I did not include a cancellation mechanism in the DataBags themselves because it was not clear to me that it would be necessary.
The only point at which a significant amount of time can be spent in the DataBag code is in the add() method right as a spill is occurring. The program execution may be in Array.sort() (SortedDataBag and DistinctDataBag) or it may be in the process of serializing tuples to disk. Given anticipated spill thresholds (1,000-100,000 tuples or memory in the 10-100 MB range), and the fact that disk I/O is sequential (and thus fast), it seemed like an unnecessary complication to support cancellation since those operations would complete in the 10's of seconds range. Any physical query operator using the DataBag would then be able to cancel immediately after the spill finished (QueryIterSort passes the cancel request to it's embedded iterator which will then throw the QueryCancellationException on the next iteration).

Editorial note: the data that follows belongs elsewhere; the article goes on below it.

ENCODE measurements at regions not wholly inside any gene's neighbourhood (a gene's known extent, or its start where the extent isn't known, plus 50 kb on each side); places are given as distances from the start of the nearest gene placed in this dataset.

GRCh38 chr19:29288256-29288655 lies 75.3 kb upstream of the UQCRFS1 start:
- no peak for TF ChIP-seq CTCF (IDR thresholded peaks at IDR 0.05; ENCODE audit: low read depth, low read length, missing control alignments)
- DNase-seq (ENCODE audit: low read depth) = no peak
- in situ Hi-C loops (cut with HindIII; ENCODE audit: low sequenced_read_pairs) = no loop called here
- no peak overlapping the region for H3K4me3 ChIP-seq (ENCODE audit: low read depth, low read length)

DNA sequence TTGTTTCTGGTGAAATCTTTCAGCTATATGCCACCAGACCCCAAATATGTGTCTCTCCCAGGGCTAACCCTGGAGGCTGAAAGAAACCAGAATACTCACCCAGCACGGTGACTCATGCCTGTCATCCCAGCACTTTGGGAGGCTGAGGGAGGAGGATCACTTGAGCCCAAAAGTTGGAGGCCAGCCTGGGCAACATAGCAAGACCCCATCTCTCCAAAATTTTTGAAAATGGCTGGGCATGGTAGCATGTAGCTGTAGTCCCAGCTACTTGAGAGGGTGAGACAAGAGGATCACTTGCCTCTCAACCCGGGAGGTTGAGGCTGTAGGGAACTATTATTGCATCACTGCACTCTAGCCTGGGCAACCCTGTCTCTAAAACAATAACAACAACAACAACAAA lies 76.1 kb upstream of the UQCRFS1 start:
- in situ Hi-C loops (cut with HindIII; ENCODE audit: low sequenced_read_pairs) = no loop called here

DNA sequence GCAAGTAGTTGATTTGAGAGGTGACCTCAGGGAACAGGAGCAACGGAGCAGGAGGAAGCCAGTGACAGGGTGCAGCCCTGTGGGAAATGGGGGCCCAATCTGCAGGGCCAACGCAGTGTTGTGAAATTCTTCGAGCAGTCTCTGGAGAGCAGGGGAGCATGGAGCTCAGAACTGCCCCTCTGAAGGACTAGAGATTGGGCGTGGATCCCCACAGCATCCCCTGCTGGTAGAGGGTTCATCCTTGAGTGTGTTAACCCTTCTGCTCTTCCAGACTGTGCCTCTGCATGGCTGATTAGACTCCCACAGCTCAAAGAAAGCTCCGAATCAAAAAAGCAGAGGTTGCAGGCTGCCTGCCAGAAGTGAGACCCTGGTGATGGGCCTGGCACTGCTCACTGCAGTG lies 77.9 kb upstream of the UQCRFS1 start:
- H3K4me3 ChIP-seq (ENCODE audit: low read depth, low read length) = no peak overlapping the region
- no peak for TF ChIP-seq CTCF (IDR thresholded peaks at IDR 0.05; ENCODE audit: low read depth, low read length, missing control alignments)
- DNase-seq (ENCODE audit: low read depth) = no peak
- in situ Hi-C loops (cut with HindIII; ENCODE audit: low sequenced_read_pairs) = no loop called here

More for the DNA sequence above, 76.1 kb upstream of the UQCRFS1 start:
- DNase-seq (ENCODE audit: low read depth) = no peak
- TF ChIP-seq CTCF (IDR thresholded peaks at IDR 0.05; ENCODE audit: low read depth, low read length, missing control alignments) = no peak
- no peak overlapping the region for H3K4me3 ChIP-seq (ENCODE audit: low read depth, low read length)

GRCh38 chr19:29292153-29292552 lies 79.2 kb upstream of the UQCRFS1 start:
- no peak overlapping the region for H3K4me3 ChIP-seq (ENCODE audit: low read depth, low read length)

After the add phase is complete, and the QueryIterSort starts returning results, cancellation will be handled by the super class (QueryIteratorBase).
Porting the tests meant that they would test the QueryIterSort with the embedded DataBag to be sure that the temporary files were cleaned up when the iterator was cancelled. So it's not really testing cancellation on the DataBag per say, but rather the new QueryIterSort.